Blackhawks need to dig deep as SCF heads to Boston
The series is a long way from over, now down to a best-of-five, as the Blackhawks and Bruins head to Boston tied 1-1.
Before the series started, the series could be argued in favor of either team, although many hockey folks seemed to favor the Bruins. "Zdeno Chara will shut them down," "Tuukka Rask is riding a hot streak" - as if that was all it would take.
Both Chara and Rask have showed themselves to be human and beatable in the first two games. The first game (an instant classic, with three overtimes) displayed both sides of Rask. In that game, Chicago scored four goals on the Finnish netminder - twice as many as the Penguins had managed in an entire round. But like his Chicago counterpart, he battled through an epic game until a goal gave Chicago the win.
Chicago has played some of their best hockey in this series, including a wildly dominant first period in game two. However, despite that effort, they only came out of that period up 1-0, and eventually, their speed disappeared, the Bruins physicality took over, and Boston eventually won 2-1 in overtime. The Blackhawks have played the equivalent of of nearly five games in their past three matches, so perhaps all that playing time was finally showing.
Can the Blackhawks win this series? Of course they can, absolutely. They can do it by sticking to their game - speed and possession - but they desperately need to shake things up. There's no doubt that Chicago is very, very good, but the book is out of them.
Boston is concentrating their shots on Corey Crawford's high glove side - they've scored 4 of their 5 there, according to Steve Kouleas (@TH2NSTATSGUY) of TSN. All the teams in the league know Chicago's plan of attack on power plays, and choke off the zone entry before it can barely get a foot over the blue line - the Blackhawks' wildly insipid power play could put the worst insomniac to sleep. Their top two lines are stonewalled into a lack of productivity, although they're also doing a decent job of shutting down Boston's top two lines.
During the regular season, Chicago's coach Joel Quenneville was able to roll four lines and leave the linematching concerns mostly up to the other bench boss, but in these playoffs, the patented Q Line-Blend-O-Matic has been on "frappé", trying to outsmart the other guy. Heading into Boston, coach Claude Julien gets the luxury of last change. Instead of scrambling to match lines like a high-speed chess game, perhaps it's time to let Chicago's lines flow, and trust that all the players have the drive and willpower to rise to their best game.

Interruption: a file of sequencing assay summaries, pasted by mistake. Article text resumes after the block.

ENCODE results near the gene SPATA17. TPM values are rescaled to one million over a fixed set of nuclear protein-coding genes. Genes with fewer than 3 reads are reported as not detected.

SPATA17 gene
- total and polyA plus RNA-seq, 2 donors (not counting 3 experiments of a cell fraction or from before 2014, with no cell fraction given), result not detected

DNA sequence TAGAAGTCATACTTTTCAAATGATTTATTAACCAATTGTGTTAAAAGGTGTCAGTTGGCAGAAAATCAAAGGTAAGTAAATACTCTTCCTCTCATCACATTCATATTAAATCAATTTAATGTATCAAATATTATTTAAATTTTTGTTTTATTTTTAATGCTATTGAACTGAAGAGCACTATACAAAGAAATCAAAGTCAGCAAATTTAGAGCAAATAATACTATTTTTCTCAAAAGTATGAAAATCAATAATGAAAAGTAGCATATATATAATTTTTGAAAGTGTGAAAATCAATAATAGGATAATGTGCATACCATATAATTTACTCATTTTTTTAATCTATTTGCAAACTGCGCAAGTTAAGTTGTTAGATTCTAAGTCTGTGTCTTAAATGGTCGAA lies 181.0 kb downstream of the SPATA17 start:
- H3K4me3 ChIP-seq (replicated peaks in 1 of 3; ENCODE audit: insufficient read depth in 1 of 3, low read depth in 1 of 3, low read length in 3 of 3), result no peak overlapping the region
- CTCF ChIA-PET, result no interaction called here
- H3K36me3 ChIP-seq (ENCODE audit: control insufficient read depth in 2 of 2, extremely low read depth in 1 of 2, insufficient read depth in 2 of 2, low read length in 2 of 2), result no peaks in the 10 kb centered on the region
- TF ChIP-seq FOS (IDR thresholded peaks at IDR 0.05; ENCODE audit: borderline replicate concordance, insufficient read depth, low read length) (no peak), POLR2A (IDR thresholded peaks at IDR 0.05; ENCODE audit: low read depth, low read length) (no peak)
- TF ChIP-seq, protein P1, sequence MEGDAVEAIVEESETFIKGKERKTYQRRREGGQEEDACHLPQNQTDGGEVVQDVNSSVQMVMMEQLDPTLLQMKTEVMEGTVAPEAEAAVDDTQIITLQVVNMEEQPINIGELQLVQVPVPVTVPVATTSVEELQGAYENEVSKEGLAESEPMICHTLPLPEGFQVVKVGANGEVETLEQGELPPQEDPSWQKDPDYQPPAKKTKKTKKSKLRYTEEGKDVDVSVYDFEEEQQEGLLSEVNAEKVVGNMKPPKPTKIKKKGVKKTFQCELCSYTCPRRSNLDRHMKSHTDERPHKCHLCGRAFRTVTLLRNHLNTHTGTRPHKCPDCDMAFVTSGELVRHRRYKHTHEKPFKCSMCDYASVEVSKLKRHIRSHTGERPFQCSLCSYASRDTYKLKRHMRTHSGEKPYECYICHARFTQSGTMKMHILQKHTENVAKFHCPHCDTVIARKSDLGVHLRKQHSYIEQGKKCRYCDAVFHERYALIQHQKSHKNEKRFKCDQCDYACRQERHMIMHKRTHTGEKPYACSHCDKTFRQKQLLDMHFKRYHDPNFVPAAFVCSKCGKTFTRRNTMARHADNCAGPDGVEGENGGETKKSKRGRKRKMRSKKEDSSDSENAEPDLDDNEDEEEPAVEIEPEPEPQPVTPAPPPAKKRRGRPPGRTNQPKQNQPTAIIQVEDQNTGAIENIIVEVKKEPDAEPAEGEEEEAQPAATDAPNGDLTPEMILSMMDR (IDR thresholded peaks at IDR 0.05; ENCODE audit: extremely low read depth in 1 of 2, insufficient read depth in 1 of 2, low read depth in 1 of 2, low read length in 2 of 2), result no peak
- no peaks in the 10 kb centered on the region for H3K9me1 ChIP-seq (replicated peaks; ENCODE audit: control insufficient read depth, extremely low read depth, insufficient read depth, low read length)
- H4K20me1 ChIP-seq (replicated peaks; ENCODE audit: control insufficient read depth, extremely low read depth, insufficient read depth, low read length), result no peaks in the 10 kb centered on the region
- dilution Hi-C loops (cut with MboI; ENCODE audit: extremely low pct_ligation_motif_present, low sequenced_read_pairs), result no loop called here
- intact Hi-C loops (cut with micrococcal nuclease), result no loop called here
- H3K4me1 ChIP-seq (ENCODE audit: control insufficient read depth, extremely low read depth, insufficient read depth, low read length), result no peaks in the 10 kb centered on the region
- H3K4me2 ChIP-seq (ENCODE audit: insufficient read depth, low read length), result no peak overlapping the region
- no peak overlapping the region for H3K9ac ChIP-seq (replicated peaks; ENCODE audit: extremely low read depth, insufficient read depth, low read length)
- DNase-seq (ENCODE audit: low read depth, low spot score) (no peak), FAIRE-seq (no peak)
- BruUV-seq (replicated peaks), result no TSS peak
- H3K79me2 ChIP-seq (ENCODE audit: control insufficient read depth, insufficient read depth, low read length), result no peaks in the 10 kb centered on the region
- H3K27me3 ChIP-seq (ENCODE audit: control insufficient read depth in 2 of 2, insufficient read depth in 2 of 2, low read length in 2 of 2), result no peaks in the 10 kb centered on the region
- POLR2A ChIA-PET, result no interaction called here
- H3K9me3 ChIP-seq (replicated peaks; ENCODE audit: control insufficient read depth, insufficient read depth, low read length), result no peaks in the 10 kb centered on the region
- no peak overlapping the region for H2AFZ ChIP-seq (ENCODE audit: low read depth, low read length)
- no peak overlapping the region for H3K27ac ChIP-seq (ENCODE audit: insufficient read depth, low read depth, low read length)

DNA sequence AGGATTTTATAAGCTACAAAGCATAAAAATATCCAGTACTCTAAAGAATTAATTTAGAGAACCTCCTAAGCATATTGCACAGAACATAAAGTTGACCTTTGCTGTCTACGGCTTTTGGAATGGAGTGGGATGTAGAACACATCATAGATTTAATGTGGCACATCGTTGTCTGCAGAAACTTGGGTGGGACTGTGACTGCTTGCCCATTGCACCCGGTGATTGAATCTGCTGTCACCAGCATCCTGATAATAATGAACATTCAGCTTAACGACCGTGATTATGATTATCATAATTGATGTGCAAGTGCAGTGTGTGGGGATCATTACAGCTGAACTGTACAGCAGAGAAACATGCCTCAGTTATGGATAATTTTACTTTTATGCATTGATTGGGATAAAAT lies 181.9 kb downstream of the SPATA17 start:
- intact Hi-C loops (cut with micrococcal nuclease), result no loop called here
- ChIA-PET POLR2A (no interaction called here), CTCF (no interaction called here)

This is the Stanley Cup Final, after all. If a player can't bring their triple-A, top-shelf game to the table each and every game, when will they?
Chicago's depth has been touted all year. Third and fourth line players like Bryan Bickell and Andrew Shaw have been highly productive, while Michael Frolik and Marcus Kruger have risen to be two of the best penalty killers on the team.
The Blackhawks have been worked over like a kid being beat up for lunch money throughout the playoffs. In typical playoffs fashion, the refs have often swallowed their whistles a bit more than they do in the regular season, and plenty of penalties have gone uncalled. They need to stop looking for penalties, and give a little of what they're getting (although being smart about it while they do so).
You can't wish for lucky bounces to save you. You can't expect the refs to call things in your favor. The best you can do is work hard, work smart, work conscientious; while looking for potential breaks, and whacking away at chinks in the other guys' armor.
But in the playoffs, those little cracks are harder to come by. Players need to be more like weeds, forcing their way down into the tiniest hairline fractures - shoveling pucks in, crashing the net, making the other guys work a lot harder to defend their crease and their goalie.
Chicago hasn't shown a huge propensity for that this season. It's something that's been regularly absent since June 2010. Yes, some games they're much better about it than others; they're just not consistent about it.
Boston is beat up, too. They're missing one player (Gregory Campbell) who helped solidify their depth. Nathan Horton is playing with a shoulder that's probably still injured, which everybody knows at this point. Chicago at least - as far as we know - is at least pretty healthy.
The Blackhawks have said all the right things as the playoffs progressed. As they head into game three tonight in Boston, they have to show that they've got the right stuff to get the final three wins that they need to once again lift Lord Stanley.
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Game 3 will be broadcast Monday night at 8pm ET / 7pm CT on NBCSN in the US, and CBC & RDS in Canada; listen in on WGN 720 Chicago radio.